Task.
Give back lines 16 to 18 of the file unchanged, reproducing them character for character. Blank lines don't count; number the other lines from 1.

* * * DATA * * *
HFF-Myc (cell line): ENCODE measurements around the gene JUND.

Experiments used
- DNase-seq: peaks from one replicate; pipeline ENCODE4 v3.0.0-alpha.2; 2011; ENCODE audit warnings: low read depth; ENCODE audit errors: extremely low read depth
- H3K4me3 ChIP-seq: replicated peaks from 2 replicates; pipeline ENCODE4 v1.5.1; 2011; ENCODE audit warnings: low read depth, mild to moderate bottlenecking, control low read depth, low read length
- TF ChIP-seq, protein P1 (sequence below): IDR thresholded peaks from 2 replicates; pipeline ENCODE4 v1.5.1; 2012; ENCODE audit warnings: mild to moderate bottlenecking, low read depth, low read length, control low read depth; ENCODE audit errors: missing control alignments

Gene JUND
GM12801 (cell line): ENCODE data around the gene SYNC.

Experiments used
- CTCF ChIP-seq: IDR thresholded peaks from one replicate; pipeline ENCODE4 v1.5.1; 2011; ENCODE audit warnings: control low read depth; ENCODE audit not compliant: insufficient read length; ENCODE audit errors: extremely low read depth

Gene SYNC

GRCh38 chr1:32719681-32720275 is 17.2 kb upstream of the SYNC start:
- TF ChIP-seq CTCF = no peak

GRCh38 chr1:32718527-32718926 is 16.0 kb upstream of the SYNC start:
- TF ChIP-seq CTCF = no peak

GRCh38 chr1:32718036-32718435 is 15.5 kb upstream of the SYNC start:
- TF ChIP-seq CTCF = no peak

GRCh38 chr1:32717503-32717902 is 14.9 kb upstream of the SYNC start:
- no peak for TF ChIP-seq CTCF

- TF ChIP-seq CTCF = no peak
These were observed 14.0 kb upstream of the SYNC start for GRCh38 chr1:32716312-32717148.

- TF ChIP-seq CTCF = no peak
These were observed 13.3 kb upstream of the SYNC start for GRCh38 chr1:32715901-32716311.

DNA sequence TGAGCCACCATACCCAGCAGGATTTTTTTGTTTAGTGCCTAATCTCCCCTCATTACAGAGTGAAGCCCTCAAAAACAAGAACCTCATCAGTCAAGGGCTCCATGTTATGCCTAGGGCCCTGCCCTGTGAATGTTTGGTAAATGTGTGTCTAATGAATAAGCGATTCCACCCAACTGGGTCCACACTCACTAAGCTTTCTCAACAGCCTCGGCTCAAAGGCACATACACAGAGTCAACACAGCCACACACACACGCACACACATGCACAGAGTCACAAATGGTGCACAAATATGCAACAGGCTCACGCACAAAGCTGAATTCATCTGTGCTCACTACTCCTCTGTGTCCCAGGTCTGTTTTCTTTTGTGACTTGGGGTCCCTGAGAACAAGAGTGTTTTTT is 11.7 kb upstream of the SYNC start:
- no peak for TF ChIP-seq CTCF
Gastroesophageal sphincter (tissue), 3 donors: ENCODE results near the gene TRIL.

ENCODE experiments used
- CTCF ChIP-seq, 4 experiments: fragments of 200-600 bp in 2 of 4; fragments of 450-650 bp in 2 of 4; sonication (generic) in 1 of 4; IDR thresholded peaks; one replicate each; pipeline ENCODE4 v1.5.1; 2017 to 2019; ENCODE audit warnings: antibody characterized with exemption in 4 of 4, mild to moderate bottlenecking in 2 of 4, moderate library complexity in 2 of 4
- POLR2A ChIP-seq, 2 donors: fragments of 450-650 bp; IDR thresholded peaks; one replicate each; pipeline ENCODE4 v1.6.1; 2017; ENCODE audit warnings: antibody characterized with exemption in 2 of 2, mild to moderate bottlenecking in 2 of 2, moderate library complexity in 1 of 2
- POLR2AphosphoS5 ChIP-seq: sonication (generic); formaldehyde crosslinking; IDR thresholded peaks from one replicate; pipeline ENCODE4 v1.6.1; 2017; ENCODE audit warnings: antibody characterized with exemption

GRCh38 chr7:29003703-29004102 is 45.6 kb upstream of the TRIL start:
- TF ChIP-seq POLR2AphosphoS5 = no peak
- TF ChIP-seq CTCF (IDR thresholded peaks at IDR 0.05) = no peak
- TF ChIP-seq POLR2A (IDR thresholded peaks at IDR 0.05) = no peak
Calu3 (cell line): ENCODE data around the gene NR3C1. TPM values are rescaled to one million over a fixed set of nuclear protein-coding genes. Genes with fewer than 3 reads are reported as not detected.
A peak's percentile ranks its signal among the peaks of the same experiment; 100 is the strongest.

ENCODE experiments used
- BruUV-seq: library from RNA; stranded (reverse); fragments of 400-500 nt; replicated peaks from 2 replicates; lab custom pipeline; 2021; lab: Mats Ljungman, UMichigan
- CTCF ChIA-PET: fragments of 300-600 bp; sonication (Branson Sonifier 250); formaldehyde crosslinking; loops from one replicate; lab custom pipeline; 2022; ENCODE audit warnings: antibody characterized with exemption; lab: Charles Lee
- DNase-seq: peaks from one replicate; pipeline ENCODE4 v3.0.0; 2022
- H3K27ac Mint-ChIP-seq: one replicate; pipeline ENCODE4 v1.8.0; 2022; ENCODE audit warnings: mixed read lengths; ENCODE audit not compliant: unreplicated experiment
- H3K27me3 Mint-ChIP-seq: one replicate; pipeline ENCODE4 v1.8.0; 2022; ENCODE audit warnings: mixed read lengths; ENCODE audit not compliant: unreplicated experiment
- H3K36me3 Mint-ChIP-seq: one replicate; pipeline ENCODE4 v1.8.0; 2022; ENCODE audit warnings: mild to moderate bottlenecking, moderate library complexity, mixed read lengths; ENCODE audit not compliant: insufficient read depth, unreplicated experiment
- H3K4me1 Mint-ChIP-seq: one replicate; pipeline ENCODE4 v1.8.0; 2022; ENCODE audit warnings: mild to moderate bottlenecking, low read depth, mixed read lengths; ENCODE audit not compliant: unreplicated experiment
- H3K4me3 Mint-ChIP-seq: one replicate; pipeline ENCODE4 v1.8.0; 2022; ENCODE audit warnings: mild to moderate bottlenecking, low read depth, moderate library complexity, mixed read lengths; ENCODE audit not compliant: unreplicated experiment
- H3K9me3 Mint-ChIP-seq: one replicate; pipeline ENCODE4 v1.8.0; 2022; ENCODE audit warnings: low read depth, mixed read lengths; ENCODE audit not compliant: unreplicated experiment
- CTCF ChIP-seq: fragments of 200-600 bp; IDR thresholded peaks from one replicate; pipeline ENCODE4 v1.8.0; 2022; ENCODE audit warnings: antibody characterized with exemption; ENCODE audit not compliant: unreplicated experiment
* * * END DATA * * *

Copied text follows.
- TF ChIP-seq CTCF = no peak

GRCh38 chr1:32717503-32717902 is 14.9 kb upstream of the SYNC start:
- no peak for TF ChIP-seq CTCF